Monitoring large areas of the brain in real time

Applications of this new design include basic research, clinical diagnosis, and treatment. It would be especially useful for future implantable, bidirectional BMIs and BCIs, which are used to communicate complex data between neurons and computers. This would include monitoring large areas of the brain in paralyzed patients, revealing an imminent epileptic seizure, and providing real-time feedback control to robotic arms used by quadriplegics and others.

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Surprise: Older adults grow just as many new brain cells as young people

Surprise: Older adults grow just as many new brain cells as young people | Amazing Science | Scoop.it
Researchers show for the first time that healthy older men and women can generate just as many new brain cells as younger people.

 

There has been controversy over whether adult humans grow new neurons, and some research has previously suggested that the adult brain was hard-wired and that adults did not grow new neurons. This study, to appear in the journal Cell Stem Cell on April 5, counters that notion. Lead author Maura Boldrini, associate professor of neurobiology at Columbia University, says the findings may suggest that many senior citizens remain more cognitively and emotionally intact than commonly believed.

 

"We found that older people have similar ability to make thousands of hippocampal new neurons from progenitor cells as younger people do," Boldrini says. "We also found equivalent volumes of the hippocampus (a brain structure used for emotion and cognition) across ages. Nevertheless, older individuals had less vascularization and maybe less ability of new neurons to make connections."

 

The researchers autopsied hippocampi from 28 previously healthy individuals aged 14-79 who had died suddenly. This is the first time researchers looked at newly formed neurons and the state of blood vessels within the entire human hippocampus soon after death. The researchers had determined that study subjects were not cognitively impaired and had not suffered from depression or taken antidepressants, which Boldrini and colleagues had previously found could impact the production of new brain cells.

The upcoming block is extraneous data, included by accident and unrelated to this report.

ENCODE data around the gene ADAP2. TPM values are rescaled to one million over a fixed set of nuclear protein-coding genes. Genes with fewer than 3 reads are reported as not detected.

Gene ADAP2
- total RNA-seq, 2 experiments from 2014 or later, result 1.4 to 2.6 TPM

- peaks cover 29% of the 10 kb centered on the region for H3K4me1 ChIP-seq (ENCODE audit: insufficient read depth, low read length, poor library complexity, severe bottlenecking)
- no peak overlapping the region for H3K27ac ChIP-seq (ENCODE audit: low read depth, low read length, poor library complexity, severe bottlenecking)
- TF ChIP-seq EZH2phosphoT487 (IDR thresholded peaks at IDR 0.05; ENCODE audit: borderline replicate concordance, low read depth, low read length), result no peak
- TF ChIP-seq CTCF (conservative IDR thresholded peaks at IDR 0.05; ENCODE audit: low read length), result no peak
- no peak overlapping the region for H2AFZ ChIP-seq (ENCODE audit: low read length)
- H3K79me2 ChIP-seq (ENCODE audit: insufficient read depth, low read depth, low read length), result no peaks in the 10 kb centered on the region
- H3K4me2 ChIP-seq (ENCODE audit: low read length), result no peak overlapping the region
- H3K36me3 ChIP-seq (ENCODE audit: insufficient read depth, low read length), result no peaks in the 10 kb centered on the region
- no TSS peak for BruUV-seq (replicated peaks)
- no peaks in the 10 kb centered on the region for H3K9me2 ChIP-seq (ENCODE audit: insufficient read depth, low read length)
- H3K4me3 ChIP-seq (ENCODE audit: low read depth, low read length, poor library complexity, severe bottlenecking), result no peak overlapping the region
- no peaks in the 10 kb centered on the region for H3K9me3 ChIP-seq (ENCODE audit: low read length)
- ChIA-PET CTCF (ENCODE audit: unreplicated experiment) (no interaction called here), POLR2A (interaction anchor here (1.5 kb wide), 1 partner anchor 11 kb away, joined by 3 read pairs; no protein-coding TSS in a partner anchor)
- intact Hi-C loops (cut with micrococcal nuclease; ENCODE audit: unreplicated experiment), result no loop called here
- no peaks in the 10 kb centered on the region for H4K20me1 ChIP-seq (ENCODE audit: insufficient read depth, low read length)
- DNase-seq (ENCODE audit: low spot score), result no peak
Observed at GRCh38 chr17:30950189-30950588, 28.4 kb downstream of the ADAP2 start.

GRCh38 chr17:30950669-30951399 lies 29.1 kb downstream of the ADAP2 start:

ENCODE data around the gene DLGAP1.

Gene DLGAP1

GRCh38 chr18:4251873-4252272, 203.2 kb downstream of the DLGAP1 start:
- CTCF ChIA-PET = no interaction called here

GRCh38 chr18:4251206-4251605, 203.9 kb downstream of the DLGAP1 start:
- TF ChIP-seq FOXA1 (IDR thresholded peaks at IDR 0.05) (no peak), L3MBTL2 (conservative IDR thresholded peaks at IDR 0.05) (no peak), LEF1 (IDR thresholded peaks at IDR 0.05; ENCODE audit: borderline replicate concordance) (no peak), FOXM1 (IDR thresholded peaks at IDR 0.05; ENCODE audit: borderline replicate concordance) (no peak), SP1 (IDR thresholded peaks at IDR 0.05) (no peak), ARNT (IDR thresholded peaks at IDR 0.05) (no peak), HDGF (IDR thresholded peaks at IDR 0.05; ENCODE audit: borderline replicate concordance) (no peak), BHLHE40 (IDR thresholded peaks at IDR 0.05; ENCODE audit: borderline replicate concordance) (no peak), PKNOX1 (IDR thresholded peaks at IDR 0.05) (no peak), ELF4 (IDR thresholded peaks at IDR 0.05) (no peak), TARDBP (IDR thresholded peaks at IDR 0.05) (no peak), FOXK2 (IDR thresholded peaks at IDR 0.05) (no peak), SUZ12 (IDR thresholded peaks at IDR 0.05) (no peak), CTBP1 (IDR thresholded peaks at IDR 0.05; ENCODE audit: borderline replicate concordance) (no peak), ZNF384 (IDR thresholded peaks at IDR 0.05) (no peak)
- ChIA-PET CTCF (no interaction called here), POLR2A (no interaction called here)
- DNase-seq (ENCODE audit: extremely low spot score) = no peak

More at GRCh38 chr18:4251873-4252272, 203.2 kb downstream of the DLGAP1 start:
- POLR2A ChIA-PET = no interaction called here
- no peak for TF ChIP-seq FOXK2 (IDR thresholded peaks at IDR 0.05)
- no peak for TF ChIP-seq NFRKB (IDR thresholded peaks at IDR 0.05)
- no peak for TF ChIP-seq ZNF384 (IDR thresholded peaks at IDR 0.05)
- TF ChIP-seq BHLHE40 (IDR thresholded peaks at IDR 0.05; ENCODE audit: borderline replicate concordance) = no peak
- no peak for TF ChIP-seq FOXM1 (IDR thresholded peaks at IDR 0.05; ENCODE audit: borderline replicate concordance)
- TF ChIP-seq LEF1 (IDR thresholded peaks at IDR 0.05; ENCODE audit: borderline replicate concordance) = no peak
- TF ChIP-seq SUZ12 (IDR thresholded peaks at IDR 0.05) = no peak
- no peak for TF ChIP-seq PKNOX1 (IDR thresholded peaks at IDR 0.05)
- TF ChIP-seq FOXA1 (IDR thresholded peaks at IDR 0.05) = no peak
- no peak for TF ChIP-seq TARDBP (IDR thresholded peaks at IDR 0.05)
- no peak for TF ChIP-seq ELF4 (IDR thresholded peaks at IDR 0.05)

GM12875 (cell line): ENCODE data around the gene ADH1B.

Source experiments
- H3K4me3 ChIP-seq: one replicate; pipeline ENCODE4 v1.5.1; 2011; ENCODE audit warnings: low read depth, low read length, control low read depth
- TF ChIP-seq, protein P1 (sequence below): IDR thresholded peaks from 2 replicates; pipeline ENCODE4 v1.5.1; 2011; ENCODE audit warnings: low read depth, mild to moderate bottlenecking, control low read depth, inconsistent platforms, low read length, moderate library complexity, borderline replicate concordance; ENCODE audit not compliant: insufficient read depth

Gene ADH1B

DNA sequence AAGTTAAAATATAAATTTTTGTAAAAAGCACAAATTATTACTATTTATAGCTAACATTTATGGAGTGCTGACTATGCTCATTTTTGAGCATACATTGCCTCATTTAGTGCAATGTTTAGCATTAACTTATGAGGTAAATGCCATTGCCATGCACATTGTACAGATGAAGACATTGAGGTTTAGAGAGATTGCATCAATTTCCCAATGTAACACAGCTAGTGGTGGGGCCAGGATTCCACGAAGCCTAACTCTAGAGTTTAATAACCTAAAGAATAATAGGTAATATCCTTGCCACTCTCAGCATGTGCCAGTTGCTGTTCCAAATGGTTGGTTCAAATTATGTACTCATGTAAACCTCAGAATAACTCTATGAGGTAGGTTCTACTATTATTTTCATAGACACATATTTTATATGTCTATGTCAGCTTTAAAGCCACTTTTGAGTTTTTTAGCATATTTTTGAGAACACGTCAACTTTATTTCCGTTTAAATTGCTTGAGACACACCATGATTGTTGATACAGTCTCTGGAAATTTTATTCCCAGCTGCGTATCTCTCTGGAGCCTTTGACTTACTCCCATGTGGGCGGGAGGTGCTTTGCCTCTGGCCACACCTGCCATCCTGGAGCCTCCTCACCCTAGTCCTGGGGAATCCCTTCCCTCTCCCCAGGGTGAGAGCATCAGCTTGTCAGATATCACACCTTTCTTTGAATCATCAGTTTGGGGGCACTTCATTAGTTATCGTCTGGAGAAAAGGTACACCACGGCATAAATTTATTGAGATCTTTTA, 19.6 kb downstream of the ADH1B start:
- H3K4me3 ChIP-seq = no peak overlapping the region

In rodents and primates, the ability to generate new hippocampal cells declines with age. Waning production of neurons and an overall shrinking of the dentate gyrus, part of the hippocampus thought to help form new episodic memories, was believed to occur in aging humans as well.

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Brain-to-Vehicle technology to redefine future of driving?

Brain-to-Vehicle technology to redefine future of driving? | Amazing Science | Scoop.it
Nissan unveiled research today that will enable vehicles to interpret signals from the driver’s brain, redefining how people interact with their cars.

 

The company’s Brain-to-Vehicle, or B2V, technology promises to speed up reaction times for drivers and will lead to cars that keep adapting to make driving more enjoyable. Nissan will demonstrate capabilities of this exclusive technology at the CES 2018 trade show in Las Vegas. B2V is the latest development in Nissan Intelligent Mobility, the company’s vision for transforming how cars are driven, powered and integrated into society.